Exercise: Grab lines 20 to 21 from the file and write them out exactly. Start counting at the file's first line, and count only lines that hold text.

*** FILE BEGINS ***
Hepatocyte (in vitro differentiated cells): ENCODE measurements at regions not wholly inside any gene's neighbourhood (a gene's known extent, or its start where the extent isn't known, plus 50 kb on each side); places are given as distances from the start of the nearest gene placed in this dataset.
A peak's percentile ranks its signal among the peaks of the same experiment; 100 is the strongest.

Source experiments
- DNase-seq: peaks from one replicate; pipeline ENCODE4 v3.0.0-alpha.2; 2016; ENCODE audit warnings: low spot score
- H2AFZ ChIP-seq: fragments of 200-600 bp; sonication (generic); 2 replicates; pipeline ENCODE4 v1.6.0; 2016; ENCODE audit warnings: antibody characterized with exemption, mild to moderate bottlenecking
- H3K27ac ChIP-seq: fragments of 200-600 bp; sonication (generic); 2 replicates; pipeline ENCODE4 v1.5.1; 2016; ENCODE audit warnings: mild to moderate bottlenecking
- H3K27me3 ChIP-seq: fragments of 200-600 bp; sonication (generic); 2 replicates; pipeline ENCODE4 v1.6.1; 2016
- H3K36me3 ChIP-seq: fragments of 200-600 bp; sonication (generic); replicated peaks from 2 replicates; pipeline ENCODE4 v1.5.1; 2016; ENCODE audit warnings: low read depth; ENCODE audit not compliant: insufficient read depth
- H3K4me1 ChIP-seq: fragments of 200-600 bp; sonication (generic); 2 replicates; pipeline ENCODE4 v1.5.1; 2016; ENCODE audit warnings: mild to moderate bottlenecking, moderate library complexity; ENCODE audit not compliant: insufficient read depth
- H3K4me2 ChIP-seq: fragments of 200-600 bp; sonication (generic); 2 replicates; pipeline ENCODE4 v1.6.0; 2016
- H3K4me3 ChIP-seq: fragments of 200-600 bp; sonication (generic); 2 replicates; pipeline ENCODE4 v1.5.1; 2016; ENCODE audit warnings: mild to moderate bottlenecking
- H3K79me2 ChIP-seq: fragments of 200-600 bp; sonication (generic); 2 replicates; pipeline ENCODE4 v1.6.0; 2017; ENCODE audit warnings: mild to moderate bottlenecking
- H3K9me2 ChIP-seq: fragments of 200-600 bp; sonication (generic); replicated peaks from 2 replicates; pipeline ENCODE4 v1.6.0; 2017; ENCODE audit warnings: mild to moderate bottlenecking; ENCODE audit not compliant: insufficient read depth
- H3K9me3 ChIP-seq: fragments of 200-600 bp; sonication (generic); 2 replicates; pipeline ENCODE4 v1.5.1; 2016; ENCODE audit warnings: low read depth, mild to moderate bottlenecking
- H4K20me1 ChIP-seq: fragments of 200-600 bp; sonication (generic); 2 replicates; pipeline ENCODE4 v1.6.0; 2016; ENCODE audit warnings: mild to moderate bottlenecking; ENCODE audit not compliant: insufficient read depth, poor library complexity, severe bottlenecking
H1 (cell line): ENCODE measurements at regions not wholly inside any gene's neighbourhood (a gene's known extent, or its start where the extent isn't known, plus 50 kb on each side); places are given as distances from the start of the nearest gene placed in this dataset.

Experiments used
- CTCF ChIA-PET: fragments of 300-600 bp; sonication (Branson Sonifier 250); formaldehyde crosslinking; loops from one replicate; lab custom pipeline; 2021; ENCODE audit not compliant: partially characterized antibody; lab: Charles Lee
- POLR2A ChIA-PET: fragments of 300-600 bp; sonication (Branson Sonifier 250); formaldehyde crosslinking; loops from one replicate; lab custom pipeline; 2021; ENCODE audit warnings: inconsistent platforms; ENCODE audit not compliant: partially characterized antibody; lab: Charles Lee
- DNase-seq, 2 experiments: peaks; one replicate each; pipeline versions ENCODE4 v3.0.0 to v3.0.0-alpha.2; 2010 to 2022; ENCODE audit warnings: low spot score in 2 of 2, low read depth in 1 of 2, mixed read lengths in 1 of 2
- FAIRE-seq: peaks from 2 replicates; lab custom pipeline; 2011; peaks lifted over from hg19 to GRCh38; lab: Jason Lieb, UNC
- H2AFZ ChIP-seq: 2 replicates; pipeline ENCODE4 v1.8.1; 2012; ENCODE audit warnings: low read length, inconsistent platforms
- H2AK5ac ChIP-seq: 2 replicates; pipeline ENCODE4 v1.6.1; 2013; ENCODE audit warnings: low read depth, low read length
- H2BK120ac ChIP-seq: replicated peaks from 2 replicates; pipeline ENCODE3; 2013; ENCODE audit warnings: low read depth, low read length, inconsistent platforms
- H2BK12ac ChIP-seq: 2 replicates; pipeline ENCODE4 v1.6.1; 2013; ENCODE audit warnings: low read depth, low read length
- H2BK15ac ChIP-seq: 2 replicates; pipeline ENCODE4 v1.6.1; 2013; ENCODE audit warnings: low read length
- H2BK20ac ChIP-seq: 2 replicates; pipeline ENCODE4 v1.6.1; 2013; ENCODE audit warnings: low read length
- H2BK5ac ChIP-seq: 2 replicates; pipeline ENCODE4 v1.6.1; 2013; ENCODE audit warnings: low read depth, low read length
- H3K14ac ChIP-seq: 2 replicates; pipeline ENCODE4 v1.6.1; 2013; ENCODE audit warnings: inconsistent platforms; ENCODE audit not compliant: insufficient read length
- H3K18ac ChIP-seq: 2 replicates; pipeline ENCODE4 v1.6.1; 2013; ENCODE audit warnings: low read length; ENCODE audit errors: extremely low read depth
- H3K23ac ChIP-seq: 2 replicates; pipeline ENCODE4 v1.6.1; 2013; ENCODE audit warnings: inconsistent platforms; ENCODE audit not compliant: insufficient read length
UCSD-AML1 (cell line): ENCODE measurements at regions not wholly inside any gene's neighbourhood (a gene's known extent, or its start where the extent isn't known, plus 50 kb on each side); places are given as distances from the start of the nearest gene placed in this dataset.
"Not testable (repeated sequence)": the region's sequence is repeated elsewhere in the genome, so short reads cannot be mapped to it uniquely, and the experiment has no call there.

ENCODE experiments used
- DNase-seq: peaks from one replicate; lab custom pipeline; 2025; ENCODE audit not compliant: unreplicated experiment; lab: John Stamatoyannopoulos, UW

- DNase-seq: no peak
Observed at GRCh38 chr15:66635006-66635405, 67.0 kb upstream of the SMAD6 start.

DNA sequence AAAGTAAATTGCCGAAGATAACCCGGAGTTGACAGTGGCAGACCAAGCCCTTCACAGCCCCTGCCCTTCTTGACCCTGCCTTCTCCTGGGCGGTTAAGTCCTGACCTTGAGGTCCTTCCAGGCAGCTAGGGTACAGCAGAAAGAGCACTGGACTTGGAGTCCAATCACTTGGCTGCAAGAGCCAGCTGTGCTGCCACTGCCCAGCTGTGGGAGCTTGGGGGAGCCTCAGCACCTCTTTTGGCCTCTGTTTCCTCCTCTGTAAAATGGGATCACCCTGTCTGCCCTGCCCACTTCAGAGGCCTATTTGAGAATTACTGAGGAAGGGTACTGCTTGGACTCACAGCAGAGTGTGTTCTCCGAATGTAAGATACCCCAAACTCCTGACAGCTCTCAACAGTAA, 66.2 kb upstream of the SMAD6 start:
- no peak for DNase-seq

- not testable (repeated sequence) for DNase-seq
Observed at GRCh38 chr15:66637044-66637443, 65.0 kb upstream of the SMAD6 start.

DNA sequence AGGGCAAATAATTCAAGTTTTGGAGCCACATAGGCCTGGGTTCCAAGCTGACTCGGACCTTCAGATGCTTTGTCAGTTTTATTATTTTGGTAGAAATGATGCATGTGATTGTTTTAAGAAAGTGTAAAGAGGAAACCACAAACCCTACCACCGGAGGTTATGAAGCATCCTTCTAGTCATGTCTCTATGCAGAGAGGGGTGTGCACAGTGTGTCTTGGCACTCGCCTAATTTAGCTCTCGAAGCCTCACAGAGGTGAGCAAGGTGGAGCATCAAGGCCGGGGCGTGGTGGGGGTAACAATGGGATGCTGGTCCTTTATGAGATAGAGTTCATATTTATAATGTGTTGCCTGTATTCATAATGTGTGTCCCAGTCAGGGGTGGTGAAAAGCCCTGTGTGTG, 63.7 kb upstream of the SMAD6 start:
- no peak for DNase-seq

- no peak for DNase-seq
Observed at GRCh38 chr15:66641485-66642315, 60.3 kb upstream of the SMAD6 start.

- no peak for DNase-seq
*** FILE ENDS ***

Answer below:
- DNase-seq, 2 experiments: peaks; one replicate each; pipeline versions ENCODE4 v3.0.0 to v3.0.0-alpha.2; 2010 to 2022; ENCODE audit warnings: low spot score in 2 of 2, low read depth in 1 of 2, mixed read lengths in 1 of 2
- FAIRE-seq: peaks from 2 replicates; lab custom pipeline; 2011; peaks lifted over from hg19 to GRCh38; lab: Jason Lieb, UNC